Since Mondays seem to have turned into interview days around here, now’s a good time to mention that Luc Reid interview me over on his blog about Inclusivity and Exclusivity in Fiction. It’s part of a series of interviews and articles he’s been doing, and I’m quite pleased he let me blather on about it. Here, have an excerpt:
LUC: Modern fiction–and some might argue fiction throughout history–seems to have a much more limited cast of characters than real life does, often putting characters who are straight, Caucasian, fully able, neurotypical, relatively young, and otherwise a lot like the typical American CEO or politician center stage. From your point of view, what difference does it make? What, if anything, is there to be gained from having a more diverse range of people in the center of our novels and stories?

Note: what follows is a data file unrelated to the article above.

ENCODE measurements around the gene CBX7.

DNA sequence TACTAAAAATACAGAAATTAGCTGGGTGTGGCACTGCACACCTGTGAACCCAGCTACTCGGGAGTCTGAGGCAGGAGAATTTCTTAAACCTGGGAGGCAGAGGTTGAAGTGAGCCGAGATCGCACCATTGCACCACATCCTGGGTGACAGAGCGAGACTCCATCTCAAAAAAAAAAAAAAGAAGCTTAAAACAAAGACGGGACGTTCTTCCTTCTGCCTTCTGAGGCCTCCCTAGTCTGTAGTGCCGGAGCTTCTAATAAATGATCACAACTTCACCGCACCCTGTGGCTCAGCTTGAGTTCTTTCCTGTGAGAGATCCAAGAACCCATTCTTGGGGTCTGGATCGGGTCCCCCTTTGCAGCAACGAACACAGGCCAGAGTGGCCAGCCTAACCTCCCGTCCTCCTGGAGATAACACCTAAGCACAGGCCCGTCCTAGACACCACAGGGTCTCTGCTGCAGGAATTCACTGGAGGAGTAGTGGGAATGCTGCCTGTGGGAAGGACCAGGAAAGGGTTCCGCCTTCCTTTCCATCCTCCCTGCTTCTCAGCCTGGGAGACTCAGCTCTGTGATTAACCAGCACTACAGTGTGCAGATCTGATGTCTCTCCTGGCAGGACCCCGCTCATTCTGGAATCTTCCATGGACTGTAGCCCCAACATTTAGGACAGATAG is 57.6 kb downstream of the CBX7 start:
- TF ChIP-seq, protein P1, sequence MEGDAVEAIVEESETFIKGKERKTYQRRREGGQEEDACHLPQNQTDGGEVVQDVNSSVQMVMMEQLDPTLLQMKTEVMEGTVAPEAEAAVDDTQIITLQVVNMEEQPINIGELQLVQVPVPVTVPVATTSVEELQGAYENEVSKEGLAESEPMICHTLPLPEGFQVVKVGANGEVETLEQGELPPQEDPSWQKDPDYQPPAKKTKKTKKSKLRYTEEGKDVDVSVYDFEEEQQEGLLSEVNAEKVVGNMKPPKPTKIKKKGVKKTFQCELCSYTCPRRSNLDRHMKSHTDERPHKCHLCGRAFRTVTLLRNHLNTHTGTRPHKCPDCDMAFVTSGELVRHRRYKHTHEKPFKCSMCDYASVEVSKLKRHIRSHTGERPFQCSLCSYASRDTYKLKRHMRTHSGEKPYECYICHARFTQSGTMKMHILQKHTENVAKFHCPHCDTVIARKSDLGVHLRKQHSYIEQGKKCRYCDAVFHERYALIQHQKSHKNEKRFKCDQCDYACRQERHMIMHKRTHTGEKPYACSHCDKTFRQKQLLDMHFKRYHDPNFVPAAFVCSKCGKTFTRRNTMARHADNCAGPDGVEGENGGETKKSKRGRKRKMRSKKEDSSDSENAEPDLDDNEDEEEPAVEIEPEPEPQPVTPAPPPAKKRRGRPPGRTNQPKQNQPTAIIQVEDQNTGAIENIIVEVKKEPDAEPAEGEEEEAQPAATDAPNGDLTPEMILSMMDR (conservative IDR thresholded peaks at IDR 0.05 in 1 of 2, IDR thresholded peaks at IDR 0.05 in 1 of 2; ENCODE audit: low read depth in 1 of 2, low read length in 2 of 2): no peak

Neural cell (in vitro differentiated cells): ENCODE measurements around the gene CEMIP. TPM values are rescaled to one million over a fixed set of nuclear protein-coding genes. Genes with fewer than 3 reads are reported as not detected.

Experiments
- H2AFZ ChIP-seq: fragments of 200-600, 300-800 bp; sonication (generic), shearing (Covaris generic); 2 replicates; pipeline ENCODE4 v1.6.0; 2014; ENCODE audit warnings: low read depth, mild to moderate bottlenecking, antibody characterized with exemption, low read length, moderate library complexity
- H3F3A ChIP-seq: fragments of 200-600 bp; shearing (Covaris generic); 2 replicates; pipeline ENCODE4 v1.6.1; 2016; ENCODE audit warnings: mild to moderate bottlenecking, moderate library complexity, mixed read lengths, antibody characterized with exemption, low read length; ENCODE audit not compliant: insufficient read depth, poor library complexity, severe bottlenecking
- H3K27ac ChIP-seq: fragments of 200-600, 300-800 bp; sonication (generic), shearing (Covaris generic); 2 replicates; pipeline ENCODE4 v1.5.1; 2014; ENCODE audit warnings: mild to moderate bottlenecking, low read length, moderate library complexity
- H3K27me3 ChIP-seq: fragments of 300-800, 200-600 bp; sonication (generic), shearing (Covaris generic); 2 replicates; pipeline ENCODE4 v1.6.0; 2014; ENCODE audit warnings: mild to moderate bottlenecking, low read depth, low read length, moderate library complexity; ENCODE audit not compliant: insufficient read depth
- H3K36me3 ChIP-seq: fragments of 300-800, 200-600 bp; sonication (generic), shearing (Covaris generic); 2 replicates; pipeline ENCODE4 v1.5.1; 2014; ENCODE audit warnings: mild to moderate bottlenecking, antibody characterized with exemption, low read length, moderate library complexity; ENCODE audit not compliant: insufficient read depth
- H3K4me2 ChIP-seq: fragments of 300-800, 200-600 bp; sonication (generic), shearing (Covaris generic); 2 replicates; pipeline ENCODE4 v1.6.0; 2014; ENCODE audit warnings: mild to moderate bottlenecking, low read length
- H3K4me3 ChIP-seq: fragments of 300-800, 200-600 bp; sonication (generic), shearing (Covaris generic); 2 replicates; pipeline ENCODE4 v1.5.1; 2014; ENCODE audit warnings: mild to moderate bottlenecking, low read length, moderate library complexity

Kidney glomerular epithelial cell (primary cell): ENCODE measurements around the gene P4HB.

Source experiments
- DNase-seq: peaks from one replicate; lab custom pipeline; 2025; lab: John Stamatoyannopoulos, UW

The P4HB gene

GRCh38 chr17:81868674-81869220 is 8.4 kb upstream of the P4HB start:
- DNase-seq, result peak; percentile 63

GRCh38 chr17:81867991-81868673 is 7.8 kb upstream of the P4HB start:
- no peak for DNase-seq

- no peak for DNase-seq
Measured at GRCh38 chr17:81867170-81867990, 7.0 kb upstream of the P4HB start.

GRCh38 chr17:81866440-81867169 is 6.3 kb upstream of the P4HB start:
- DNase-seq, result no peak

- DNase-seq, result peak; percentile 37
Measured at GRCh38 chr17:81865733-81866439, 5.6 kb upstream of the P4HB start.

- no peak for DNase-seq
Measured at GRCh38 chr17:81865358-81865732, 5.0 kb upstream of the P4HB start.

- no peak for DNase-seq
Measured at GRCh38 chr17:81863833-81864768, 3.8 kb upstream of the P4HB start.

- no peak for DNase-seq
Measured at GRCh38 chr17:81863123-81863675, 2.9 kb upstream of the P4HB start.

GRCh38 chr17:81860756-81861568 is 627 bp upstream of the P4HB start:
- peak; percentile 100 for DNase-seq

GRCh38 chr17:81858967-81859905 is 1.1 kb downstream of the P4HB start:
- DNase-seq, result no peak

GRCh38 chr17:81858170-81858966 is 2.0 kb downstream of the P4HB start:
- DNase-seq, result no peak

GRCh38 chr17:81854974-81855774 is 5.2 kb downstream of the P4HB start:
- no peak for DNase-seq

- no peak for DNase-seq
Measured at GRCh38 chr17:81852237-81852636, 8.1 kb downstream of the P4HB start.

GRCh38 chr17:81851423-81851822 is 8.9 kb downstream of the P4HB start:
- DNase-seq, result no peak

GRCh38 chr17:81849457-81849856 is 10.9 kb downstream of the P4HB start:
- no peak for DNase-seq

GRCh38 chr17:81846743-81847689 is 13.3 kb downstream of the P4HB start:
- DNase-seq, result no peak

ANAEA: I’d specify that modern English-language fiction does that. You get a much broader cast if you branch out into fiction from other parts of the world.
That said, the biggest risk with limiting your cast is that you’ll be boring. There’s nothing wrong with writing about a straight white middle class American male in good health, but you better give me something that’s going to set that work apart from all the other stories about the same character. If you stretch out and write about somebody else, somebody I haven’t read about a thousand times already, you’re starting off on stronger ground.
Check out the whole interview to see what else I said, and the other questions Luc asked me.